in the entire field as a monoculture will of course increase its
yield. Planting multiple crops in a mixture will have low yields
crops, but will have high total output of food. Yields have
been defined in
such a way as to make the food production on small farms by
small farmers disappear.
This hides the production by millions of women
farmers in the Third World -
farmers like those in my native Himalaya who
fought against logging in the
Chipko movement, who in their terraced fields
even today grow Jhangora (barnyard
millet), Marsha (Amaranth), Tur (Pigeon
Pea), Urad (Black gram), Gahat (horse
gram), Soya Bean (Glycine Max), Bhat
(Glycine Soya) - endless diversity in
their fields. From the biodiversity
perspective, biodiversity based productivity
is higher than monoculture
productivity. I call this blindness to the high
productivity of diversity a
"Monoculture of the Mind", which creates
monocultures in our fields and in
Mayan peasants in the Chiapas are characterised as unproductive because
produce only 2 tons of corn per acre. However, the overall food output
tons per acre when the diversity of their beans and squashes, their
their fruit trees are taken into account.
Java, small farmers cultivate 607 species in their home gardens. In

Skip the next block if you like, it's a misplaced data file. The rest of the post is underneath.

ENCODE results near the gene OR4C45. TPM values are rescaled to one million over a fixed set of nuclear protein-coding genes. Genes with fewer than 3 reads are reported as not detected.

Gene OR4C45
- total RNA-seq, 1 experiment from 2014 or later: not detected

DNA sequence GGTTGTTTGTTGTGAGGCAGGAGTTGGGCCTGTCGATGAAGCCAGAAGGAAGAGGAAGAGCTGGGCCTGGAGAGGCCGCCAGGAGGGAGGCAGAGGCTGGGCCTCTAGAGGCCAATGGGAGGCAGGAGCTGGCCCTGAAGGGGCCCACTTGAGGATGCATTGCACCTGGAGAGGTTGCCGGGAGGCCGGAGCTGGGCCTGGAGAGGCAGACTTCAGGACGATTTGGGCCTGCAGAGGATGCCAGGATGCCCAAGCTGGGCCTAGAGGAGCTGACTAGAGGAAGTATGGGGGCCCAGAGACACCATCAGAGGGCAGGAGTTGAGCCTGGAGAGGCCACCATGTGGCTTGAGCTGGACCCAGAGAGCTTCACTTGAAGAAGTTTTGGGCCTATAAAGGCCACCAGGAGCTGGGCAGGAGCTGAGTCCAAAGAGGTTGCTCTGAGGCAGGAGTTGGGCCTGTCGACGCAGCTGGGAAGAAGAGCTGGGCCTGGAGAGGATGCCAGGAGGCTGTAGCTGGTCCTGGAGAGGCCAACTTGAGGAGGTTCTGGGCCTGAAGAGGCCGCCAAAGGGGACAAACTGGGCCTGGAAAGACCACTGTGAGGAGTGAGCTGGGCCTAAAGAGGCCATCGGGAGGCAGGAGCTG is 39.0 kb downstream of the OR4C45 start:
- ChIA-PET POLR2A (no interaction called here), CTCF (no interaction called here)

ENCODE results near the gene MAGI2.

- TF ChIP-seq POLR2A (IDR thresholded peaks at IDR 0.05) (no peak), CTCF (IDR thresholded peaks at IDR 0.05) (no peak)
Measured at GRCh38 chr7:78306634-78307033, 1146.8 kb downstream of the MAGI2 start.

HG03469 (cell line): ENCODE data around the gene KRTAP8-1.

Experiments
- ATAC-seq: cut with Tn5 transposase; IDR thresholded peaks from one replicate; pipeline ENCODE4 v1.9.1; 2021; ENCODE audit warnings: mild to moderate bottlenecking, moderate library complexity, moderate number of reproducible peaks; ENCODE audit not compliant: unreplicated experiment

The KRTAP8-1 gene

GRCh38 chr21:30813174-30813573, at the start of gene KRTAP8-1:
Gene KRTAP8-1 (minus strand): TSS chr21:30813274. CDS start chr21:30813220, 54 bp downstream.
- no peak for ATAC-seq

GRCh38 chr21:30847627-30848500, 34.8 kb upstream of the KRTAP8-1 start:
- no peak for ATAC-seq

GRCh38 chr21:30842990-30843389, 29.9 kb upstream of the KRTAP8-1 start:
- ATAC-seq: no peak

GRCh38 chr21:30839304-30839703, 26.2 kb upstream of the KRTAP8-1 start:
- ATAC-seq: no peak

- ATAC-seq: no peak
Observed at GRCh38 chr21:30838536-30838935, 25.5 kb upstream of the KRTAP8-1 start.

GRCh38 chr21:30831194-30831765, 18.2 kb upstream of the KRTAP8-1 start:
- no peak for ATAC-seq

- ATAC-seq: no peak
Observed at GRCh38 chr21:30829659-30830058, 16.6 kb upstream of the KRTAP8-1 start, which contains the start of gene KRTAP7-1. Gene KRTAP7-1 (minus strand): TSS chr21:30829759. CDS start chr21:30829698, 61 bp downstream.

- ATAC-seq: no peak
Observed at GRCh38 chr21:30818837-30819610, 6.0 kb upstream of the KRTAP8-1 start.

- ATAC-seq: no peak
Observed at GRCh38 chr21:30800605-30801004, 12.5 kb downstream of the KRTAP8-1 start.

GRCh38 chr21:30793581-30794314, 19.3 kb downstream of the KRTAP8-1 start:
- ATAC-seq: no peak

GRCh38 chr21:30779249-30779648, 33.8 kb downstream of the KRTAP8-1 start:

Africa, women cultivate 120 different plants. A single home
garden in Thailand
has 230 species, and African home gardens have more than
60 species of trees.
families in the Congo eat leaves from more than 50 species of their
A study in
eastern Nigeria found that home gardens occupying only 2 per cent
of a household's
farmland accounted for half of the farm's total output. In
Indonesia 20 per
cent of household income and 40 per cent of domestic food
supplies come from
the home gardens managed by women.
done by FAO has shown that small biodiverse farms can produce
times more food than large, industrial monocultures.
And diversity in addition
to giving more food is the best strategy for
preventing drought and desertification.
the world needs to feed a growing population sustainably is
not the chemical intensification or the
intensification of genetic engineering.
While women and small peasants feed
the world through biodiversity we are repeatedly
told that without genetic
engineering and globalisation of agriculture the
world will starve. In spite
of all empirical evidence showing that genetic
engineering does not produce
more food and in fact often leads to a yield decline,
it is constantly
promoted as the only alternative available for feeding the
is why I ask, who feeds the world?
deliberate blindness to diversity, the blindness to nature's
by women, production by Third World farmers allows
destruction and appropriation
to be projected as creation.
the case of the much flouted "golden rice" or genetically engineered
A rice as a cure for blindness. It is assumed that without genetic
we cannot remove Vitamin A deficiency. However, nature gives us
diverse sources of vitamin A. If rice was not polished, rice
itself would provide
Vitamin A. If herbicides were not sprayed on our wheat
fields, we would have
bathua, amaranth, mustard leaves as delicious and
nutritious greens that provide
in Bengal use more than 150 plants as greens - Hinche sak (Enhydra
Palang sak (Spinacea oleracea), Tak palang (Rumex vesicarious),
Lal Sak (Amaranthus
gangeticus) - to name but a few.